Under Rule 4, Section 5 of the JBC rules, the following are considered disqualified from “appointment to any judicial post or as Ombudsman or Deputy Ombudsman:”

  •     those with pending criminal or regular administrative cases;
  •     those with pending criminal cases in foreign courts or tribunal;
  •     those who have been convicted in any criminal case; or in an administrative case, where the penalty imposed is at least a fine of more than P10,000, unless granted judicial clemency

De Lima was one of 20 nominees for chief justice who faced the JBC last week for public interviews. In her interview on July 24, she insisted that the complaints against her had not “ripened” into a regular administrative case. She also said these were politically motivated and had no legal basis.

But now that the IBP has ordered a full-blown probe on the complaints, it is the group’s view that these are already regular administrative cases. The IBP will start holding hearings on the case.

Reportedly the choice of President Aquino for the post, De Lima faces 3 disbarment complaints. The IBP however has consolidated the complaints filed by Ricardo Rivera, Fernando Perito and Nephtali Aliposa into one, since they all used as basis De Lima’s defiance of a Supreme Court temporary restraining order in November 2011, which stopped her from implementing a travel ban on former President Gloria Macapagal-Arroyo and her husband Jose Miguel “Mike” Arroyo.

Another case was filed by lawyer Augusto Sundiam, who said De Lima should be disbarred because of her stinging statement against then Chief Justice Renato Corona, whom she called on national television a “tyrant who holds himself above justice and accountability.”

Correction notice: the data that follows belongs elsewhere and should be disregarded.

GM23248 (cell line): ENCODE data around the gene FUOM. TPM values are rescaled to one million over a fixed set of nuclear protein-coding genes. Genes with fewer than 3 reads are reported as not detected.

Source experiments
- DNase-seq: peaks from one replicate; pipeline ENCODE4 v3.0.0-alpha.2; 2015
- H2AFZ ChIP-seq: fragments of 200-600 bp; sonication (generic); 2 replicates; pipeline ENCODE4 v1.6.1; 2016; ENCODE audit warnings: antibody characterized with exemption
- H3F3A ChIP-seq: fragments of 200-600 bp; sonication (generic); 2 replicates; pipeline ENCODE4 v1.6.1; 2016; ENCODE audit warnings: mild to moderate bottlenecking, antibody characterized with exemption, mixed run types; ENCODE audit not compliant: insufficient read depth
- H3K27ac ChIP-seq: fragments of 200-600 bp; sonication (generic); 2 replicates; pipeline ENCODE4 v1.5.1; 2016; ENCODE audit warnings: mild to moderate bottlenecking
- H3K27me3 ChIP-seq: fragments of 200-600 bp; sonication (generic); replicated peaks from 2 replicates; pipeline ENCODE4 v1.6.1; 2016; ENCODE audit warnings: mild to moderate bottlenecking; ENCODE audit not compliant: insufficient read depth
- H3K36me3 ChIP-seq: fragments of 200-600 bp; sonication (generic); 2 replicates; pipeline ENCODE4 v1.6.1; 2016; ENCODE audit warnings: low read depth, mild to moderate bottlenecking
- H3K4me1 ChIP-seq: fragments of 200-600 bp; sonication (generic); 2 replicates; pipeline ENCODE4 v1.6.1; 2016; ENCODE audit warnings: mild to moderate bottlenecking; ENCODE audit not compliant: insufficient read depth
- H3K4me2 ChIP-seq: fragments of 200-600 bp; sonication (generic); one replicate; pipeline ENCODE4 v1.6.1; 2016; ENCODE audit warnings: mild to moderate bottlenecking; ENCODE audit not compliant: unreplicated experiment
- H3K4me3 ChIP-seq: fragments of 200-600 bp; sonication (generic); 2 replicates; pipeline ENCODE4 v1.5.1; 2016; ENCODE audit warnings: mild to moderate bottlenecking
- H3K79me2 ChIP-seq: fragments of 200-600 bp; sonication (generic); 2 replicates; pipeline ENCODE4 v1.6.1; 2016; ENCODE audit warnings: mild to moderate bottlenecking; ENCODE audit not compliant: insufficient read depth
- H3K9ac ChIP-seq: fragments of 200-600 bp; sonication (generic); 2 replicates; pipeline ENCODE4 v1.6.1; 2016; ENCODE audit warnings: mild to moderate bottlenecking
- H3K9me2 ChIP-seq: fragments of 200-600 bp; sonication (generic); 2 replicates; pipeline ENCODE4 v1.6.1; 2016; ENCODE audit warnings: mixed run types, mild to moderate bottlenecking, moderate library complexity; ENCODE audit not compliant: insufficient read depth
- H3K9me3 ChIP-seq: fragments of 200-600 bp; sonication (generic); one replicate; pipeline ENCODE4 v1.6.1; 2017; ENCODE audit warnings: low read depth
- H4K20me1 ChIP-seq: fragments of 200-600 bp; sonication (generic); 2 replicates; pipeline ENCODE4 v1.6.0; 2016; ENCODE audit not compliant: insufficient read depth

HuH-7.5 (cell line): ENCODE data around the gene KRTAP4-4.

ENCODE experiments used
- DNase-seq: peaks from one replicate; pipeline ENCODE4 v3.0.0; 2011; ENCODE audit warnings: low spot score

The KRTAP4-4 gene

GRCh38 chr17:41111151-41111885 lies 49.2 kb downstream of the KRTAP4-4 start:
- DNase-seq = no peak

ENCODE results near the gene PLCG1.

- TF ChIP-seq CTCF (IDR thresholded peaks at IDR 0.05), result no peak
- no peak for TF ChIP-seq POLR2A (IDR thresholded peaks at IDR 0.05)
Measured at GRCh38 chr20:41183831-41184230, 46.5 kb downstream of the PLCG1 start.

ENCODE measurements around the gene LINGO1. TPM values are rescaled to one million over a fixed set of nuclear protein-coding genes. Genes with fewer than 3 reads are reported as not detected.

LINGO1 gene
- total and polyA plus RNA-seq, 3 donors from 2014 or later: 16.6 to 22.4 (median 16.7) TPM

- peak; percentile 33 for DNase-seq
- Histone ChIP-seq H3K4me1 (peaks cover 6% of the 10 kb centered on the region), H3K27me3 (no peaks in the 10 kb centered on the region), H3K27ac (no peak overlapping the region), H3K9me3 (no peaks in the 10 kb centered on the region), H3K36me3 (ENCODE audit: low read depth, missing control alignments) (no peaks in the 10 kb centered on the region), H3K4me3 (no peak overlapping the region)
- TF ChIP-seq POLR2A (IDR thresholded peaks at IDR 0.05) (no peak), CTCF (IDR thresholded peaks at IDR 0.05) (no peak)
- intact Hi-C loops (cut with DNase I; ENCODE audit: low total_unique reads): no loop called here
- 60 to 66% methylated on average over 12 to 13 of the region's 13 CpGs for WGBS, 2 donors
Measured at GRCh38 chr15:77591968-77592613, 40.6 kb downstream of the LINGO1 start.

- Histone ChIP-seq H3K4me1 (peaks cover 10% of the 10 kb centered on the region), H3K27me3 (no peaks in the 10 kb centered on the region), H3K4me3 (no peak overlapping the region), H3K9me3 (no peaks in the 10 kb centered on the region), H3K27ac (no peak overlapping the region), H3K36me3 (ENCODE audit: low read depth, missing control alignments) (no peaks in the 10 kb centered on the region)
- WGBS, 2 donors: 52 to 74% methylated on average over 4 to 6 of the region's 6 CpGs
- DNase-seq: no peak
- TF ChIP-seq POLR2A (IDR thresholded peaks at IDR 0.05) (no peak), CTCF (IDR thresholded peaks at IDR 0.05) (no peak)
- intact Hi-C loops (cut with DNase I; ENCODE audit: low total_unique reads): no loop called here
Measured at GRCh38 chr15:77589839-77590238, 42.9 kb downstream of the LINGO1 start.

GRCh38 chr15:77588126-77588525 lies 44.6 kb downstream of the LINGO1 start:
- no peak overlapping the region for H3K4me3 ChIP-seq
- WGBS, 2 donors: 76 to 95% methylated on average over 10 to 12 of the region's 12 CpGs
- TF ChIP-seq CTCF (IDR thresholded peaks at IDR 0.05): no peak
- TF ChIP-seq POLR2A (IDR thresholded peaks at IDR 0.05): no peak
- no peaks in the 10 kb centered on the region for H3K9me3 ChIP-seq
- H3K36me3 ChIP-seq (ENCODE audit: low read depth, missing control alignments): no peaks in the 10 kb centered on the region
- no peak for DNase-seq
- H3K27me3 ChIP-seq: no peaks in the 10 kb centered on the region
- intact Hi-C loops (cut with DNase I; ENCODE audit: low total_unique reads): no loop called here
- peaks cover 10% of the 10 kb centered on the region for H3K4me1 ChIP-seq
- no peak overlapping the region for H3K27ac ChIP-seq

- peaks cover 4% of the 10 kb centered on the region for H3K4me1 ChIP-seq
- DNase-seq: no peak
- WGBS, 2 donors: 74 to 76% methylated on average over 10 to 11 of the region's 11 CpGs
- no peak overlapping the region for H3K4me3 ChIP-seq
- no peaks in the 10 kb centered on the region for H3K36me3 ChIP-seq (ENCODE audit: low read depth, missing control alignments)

Up to the JBC

The JBC now has to determine once and for all what constitutes a regular administrative case.

It had encountered the same problem before. Then Solicitor General Agnes Devanadera – a former Supreme Court justice aspirant – had pending cases  in 2008. The JBC disqualified her but backtracked after Devanadera noted that her fellow contenders who also faced administrative cases were not taken out of contention since their cases, like hers, were still in the preliminary investigation stage.

The JBC considered her motion, but eventually stood by its position after Devanadera failed to submit a  clearance from the Office of the Ombudsman.

The JBC will hold its final deliberations on August 2. The council previously said it will address the pending cases against nominees and submit a shortlist to President Benigno Aquino III on July 30.

But the council postponed its meeting after Congress – whose representation in the JBC was reduced from two to one by the Supreme Court  – pulled out of the body on July 27.

The council ‘s remaining members include Palace Undersecretary Michael Frederick Musngi, La Salle law professor Jose Mejia, IBP official Milagros Fernan Cayosa, retired Court of Appeals Justice Aurora Lagman and retired SC Justice Regino Hermosisima. It is chaired by SC Justice Diosdado Peralta. – Rappler.com